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Photo#367201
Oak leaf moth - Phyllodesma - female

Oak leaf moth - Phyllodesma - Female
Marin County, California, USA
January 26, 2010
Size: 22 mm length
This weird moth was discovered on a window screen this morning. At first I assumed it was just an oak leaf that got blown onto the screen and got stuck, but I did a closer inspection once I noticed how strangely symmetrical it was. I was thinking it's in the family Noctuidae at first, but browsing the guide I see there are tons of unusually-shaped non-Noctuid moths as well.

Images of this individual: tag all
Oak leaf moth - Phyllodesma - female Oak leaf moth - Phyllodesma - female

The moth laid some eggs!
The insect laid four eggs in the container today. How do I know if they are fertilized or not? If they are fertilized, how long does it take for the larvae to hatch and what do they eat?


 
How exciting!
I'm afraid I really don't know anything about how to care for moth eggs. If you can't find the info you need via researching on the Internet, I would highly recommend that you post your questions (along with a thumbnail link to the egg post) as a topic in the General Discussion forum. More people are likely to respond that way.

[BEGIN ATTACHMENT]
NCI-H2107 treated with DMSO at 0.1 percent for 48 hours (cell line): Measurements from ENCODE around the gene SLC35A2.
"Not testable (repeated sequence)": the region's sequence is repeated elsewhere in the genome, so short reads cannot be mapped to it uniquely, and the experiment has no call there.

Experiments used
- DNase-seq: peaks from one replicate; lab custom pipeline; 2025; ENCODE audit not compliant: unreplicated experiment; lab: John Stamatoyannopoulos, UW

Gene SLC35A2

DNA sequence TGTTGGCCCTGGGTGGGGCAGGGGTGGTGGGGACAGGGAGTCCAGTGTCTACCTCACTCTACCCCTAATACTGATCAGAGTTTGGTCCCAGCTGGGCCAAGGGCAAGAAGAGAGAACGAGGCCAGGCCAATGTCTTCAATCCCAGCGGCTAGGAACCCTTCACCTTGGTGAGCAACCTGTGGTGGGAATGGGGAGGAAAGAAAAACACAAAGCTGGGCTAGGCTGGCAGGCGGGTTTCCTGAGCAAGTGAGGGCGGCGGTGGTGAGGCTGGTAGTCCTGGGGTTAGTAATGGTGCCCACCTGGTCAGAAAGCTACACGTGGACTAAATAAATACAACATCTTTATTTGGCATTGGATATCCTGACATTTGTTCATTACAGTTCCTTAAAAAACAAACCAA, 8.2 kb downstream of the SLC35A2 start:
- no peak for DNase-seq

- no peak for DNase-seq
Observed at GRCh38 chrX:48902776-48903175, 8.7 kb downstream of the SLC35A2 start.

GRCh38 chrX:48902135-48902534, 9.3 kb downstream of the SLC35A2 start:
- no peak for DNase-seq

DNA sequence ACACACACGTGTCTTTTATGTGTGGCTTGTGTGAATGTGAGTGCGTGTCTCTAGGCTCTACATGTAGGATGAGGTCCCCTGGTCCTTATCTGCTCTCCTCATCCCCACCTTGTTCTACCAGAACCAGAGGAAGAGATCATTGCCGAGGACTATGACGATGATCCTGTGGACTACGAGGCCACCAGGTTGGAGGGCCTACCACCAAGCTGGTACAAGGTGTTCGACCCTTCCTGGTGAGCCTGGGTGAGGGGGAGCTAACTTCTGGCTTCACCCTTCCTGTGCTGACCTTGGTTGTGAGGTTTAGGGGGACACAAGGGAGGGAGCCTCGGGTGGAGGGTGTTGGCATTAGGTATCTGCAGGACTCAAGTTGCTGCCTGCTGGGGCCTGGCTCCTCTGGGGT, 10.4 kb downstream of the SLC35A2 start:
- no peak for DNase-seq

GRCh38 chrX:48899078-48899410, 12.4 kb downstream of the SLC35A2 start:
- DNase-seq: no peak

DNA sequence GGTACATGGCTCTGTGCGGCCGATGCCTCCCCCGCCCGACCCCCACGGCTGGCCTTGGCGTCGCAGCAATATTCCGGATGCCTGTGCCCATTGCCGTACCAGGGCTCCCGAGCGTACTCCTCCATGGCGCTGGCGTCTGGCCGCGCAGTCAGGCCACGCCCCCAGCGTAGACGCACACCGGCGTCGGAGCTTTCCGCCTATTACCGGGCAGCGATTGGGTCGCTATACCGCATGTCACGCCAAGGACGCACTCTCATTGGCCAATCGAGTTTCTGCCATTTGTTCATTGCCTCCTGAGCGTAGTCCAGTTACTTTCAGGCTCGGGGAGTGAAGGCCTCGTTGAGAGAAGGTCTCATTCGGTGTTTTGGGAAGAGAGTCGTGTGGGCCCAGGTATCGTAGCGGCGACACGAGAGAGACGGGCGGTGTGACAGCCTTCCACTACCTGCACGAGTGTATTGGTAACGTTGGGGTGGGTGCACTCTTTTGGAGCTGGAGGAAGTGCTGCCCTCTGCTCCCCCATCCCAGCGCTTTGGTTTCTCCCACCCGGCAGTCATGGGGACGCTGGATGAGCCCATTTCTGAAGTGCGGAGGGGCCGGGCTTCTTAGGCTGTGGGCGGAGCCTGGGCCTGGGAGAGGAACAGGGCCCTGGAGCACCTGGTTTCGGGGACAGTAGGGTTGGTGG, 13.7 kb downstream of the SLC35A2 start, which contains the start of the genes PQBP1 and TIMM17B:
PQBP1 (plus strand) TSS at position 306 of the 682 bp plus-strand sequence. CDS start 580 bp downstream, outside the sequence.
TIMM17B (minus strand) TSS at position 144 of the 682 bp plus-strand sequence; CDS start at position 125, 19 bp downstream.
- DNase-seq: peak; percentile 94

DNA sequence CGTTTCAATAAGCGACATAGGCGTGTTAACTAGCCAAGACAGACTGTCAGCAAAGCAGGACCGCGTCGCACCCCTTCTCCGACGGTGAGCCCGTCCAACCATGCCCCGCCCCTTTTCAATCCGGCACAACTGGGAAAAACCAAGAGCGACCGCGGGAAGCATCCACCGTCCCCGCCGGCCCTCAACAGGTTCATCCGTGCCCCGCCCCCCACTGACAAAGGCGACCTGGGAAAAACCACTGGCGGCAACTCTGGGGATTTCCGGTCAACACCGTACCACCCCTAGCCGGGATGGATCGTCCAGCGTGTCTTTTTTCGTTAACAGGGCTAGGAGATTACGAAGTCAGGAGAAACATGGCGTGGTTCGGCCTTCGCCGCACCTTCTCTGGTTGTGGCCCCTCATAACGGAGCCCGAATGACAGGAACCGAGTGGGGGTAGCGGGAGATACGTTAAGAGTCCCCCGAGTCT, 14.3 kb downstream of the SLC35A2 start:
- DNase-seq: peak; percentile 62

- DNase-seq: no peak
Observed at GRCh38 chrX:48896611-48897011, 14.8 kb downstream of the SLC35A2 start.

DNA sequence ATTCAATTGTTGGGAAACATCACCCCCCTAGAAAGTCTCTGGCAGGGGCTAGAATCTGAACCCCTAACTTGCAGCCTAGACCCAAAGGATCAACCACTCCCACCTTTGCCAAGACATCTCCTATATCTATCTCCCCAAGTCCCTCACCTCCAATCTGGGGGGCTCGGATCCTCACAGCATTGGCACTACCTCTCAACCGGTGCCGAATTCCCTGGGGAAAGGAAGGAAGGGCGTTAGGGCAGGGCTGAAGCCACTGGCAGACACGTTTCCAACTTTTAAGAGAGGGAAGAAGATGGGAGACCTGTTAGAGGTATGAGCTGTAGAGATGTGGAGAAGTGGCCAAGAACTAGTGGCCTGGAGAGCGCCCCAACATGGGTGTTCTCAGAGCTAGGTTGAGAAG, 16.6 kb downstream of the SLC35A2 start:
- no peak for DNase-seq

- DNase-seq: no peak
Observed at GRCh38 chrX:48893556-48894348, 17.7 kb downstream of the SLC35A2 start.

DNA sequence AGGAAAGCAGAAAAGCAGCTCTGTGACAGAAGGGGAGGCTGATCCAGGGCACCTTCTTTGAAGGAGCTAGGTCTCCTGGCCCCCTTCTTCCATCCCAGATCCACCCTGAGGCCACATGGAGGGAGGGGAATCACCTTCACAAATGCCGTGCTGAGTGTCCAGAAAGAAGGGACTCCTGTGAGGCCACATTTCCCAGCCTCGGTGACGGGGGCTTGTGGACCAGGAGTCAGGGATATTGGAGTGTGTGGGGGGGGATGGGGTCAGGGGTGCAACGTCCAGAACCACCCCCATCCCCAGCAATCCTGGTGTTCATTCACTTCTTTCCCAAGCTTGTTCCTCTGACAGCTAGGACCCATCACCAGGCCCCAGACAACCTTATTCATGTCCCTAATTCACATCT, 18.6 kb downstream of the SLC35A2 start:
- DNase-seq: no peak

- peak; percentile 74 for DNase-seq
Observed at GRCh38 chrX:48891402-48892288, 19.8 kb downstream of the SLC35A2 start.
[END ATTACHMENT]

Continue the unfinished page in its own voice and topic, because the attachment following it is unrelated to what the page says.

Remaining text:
As Bob mentioned, this may or may not be Phyllodesma americana, but it's possible that perhaps the information on that guide page would be useful regarding what the larvae eat. It states:

Caterpillars feed on leaves of alder, birch, oak, poplar, willow, snowbrush (Ceanothus velutinus), chinquapin (Chrysolepis chrysophylla), and members of the rose family

Of course, I think the biggest hurdle is definitely going to be getting the eggs to hatch in the first place. Good luck!

 
Thank you!
If the eggs end up hatching, I'll try those plants. The only problem is that since it's the middle of winter, most of those trees don't have leaves yet. There are some evergreen oak trees in my yard, but their leaves are very tough and waxy compared to the deciduous ones. I have some roses in my yard that have leaves, but I don't know if the caterpillars would eat those.

Moved
Moved from Moths.

Phyllodesma?
Hmm...Very cool find, Natalie! Hopefully one of our experts will comment soon as I'm really not that great with moths, but my guess would be possibly something in this genus (Family Lasiocampidae).

 
Re: Phyllodesma?
That looks like a match, thanks! I still have the moth, so if there are any distinguishing features that need to be photographed I should be able to do that. This is the first January record on here for the genus... I wonder why this one emerged so early.

 
Need Genitalia or DNA
Two species, Phyllodesma american and P. coturnix are sympatric in California and cannot, according to Powell & Opler, be distinguished by superficial characters. (no rsvp, thanks)

 
Thanks for the info...
I'll bring it to my entomology professor and see if I can get it preserved so I can look at it under a microscope.

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